Kidlandlee Dean lies along the path known as Clennell Street which runs north through the hills from the Northumbrian village of Alwinton.

The variety of archaeology along Clennell Street suggest that this stretch of land was in use for an extended period of time and was re-modelled and re-settled over the years.

The prehistoric remains at Kidlandlee Dean were first identified by aeiral archaeologist Tim Gates. A field survey was later carried out by Tim Gates and Stuart Ainsworth.This identified two separate agricultural enclosures and associated dwellings. The original extent of the site, sadly, remains unknown as a great deal of remains here were destroyed by forestry ploughing and planting in the 1970s.

In 2005 an ongoing project was begun to investigate later prehistoric settlement in the Cheviot hills. The aim was to establish the dates and timescale of the settlement at Kidlandlee dean. By taking samples of undisturbed soils from beneath cairns and the lines of the field boundaries it was hoped that more accurate dating could take place. It was also hoped that it would be possible to determine the land use at the site. The project would involve a survey of the earthworks, excavation on the site and environmental sampling. In 2005 the contour survey was begun as did the excavation of one of the associated roundhouses.

The house (above) has a diameter of around 5m. The excavation revealed the house platform and a low stone bank which formed the base of the circular wall. The trench was covered by fibrous deposits which were the remains of the turf walling of the house. Finds here included pottery, glass beads, a polisher used in the working of hides as well as the whetstone shown in the photograph here.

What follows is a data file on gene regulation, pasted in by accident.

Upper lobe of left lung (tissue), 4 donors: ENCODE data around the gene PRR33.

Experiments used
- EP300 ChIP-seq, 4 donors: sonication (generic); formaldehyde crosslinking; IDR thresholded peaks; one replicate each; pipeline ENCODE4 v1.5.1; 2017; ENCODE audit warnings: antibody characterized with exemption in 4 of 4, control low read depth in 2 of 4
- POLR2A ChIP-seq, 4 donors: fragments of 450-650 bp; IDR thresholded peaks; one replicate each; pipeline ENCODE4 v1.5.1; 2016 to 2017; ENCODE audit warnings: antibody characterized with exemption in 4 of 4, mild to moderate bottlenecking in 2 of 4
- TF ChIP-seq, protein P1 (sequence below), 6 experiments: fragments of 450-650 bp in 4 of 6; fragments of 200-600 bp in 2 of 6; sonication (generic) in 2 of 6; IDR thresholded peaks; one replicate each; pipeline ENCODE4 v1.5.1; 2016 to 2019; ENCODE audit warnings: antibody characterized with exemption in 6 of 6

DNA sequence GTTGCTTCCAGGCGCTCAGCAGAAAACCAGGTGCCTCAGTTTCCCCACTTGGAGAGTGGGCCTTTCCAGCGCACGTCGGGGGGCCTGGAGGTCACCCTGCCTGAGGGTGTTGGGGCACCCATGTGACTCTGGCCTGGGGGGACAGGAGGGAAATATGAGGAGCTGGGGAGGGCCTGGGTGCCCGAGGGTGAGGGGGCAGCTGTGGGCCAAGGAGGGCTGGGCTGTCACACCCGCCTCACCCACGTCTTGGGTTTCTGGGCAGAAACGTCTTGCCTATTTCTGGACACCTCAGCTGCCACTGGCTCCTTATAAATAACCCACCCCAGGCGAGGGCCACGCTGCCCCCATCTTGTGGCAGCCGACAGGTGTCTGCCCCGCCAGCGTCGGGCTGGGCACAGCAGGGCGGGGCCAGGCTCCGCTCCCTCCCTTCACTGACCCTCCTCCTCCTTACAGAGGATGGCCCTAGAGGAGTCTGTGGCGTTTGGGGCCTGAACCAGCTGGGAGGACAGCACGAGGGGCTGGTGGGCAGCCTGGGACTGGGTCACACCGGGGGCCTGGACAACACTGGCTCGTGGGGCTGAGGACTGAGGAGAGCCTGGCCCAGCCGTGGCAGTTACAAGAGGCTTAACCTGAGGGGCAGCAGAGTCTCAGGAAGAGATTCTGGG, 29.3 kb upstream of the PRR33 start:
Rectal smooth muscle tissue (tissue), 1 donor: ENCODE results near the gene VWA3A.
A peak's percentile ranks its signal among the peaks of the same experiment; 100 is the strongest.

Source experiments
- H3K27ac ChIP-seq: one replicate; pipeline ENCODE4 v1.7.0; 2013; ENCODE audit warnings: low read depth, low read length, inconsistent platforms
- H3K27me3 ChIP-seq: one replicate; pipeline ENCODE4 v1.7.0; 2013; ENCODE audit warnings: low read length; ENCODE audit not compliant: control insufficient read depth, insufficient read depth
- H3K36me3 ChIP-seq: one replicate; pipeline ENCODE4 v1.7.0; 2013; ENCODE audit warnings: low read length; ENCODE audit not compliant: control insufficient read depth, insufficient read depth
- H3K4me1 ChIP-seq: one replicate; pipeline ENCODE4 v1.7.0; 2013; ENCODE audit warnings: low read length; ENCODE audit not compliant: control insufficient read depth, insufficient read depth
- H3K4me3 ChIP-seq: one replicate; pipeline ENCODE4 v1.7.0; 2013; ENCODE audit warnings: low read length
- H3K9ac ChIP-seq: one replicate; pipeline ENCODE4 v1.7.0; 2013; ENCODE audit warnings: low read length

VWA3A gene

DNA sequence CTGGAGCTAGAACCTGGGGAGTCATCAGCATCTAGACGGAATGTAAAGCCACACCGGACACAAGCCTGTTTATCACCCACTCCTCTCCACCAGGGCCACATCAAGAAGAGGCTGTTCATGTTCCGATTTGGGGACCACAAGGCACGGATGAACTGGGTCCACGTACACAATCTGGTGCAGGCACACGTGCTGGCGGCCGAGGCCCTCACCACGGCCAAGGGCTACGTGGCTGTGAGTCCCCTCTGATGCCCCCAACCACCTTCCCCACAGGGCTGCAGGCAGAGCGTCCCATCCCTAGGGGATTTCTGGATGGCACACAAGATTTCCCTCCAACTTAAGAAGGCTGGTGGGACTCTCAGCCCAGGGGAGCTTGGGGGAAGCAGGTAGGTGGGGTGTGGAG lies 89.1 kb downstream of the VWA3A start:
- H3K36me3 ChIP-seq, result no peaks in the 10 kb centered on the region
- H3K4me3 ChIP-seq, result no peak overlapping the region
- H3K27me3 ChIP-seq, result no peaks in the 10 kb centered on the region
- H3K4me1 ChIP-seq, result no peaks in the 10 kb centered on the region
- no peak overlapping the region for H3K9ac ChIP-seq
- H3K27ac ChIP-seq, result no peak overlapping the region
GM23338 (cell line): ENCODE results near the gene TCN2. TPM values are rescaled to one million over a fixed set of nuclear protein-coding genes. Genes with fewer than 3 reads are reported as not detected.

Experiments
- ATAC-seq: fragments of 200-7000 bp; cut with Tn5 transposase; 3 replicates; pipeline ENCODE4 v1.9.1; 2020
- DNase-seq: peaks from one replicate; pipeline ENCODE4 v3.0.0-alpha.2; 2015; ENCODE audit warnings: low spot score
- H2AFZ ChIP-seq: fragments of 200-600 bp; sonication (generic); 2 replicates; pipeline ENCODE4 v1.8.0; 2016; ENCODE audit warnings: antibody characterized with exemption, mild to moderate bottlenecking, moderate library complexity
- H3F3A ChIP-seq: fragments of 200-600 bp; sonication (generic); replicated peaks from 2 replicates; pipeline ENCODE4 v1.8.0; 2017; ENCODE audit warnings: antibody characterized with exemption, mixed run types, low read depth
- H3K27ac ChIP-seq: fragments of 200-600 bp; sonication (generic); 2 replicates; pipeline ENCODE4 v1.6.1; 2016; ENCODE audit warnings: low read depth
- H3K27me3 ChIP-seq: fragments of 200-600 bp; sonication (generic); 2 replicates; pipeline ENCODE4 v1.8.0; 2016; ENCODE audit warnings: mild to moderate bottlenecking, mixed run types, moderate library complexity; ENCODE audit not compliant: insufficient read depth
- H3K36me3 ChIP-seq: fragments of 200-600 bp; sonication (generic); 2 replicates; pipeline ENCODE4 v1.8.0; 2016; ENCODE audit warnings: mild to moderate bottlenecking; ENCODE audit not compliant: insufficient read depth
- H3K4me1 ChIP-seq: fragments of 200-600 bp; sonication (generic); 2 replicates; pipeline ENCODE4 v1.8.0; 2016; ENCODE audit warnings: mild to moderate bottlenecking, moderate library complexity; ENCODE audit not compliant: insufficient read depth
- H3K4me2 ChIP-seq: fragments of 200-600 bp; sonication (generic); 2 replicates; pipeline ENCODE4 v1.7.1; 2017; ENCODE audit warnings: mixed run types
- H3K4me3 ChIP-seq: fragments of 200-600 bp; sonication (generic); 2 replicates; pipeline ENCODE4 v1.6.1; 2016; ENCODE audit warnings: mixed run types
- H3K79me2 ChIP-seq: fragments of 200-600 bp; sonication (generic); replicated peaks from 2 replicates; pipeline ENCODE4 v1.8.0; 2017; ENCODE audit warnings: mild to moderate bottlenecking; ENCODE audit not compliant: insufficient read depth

It was always assumed that the remains in this area of Clennell Street would date from around the late Bronze Age. However initial examination of the finds by Fraser Hunter of the National Museums of Scotland suggests a late Iron Age date.
However the 2008 excavations at Kidlandlee have suggested the Bronze Age may still be a possibility.

A trench across one of the field boundaries showed that there had been at least two phases of construction or at least re-modeling of earlier construction. The sherds of pottery were found in the later phase here were, again, Iron Age.

A survey by Jim Wright identified twenty six cairns. Nineteen of these were associated with the Kidlandlee Dean area and seven are associated with the nearby Haresheds dyke. This cross ridge dyke is a feature newly identified by the survey.

It is one of a series of these dykes which cross Clennell Street. It is thought that the dykes may be a means of controlling the movement of cattle, imposing some sort of toll on those using the track or possibly a way of marking territorial limits.

Use of the landscape at Kidlandlee Dean, then, stretches all the way from the late Stone Age right up to the late Iron Age. In Britain the Iron Age lasted from around the 5th century BC until the Roman conquest (and until the 5th century AD in some areas not under Roman influence).

The investigations at Kidlandlee Dean are ongoing. The area of investigation also coveres the enclosed settlement at Uplaw Knowe with its two ring-ditch houses and the Haresheds Dyke.